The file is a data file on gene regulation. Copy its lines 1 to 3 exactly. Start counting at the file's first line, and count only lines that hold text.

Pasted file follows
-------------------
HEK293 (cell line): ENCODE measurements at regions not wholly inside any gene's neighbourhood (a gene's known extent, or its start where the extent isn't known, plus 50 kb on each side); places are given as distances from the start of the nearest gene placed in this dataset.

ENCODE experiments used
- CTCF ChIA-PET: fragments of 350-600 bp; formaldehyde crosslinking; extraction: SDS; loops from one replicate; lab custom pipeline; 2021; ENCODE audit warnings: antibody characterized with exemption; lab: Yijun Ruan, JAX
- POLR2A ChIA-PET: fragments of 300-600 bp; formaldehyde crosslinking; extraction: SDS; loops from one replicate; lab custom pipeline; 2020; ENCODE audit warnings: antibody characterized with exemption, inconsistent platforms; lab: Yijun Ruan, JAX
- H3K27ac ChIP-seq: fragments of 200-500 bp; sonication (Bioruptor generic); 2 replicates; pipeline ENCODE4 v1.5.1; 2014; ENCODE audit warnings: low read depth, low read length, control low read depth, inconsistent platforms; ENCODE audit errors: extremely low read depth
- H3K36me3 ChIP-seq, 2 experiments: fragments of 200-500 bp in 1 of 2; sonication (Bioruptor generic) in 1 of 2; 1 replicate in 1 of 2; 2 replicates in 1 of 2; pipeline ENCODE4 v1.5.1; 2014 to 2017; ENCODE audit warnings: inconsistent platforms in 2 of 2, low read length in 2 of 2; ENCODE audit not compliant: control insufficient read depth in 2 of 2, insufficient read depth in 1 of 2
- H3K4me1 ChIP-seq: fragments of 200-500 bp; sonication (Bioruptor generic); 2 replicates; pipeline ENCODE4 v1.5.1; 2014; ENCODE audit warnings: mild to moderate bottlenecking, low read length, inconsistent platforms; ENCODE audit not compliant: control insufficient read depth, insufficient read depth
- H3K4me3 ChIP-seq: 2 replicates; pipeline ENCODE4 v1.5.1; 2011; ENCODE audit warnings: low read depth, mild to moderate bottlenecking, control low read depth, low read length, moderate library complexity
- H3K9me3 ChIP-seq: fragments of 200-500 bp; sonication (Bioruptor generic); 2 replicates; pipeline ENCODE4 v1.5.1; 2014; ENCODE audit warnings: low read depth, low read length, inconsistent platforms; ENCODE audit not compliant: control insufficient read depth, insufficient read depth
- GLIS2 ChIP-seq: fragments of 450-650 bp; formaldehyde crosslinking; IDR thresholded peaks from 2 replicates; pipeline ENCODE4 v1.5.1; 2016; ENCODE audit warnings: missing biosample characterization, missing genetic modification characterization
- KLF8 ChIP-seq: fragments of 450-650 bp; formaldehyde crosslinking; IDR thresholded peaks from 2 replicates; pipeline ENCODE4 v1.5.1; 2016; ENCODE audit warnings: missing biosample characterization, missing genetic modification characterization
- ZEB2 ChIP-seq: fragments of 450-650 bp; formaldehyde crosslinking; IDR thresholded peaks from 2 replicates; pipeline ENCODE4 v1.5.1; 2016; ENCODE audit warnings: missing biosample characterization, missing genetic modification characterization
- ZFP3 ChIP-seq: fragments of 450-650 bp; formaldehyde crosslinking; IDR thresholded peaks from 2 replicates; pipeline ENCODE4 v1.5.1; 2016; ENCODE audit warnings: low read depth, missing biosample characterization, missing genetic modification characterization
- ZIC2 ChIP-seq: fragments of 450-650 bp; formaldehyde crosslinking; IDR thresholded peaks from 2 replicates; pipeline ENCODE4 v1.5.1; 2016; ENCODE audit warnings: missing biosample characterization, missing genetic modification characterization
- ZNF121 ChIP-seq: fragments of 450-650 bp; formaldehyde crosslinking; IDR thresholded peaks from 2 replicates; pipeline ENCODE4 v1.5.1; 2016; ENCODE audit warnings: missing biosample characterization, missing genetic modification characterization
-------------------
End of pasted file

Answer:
HEK293 (cell line): ENCODE measurements at regions not wholly inside any gene's neighbourhood (a gene's known extent, or its start where the extent isn't known, plus 50 kb on each side); places are given as distances from the start of the nearest gene placed in this dataset.

ENCODE experiments used
- CTCF ChIA-PET: fragments of 350-600 bp; formaldehyde crosslinking; extraction: SDS; loops from one replicate; lab custom pipeline; 2021; ENCODE audit warnings: antibody characterized with exemption; lab: Yijun Ruan, JAX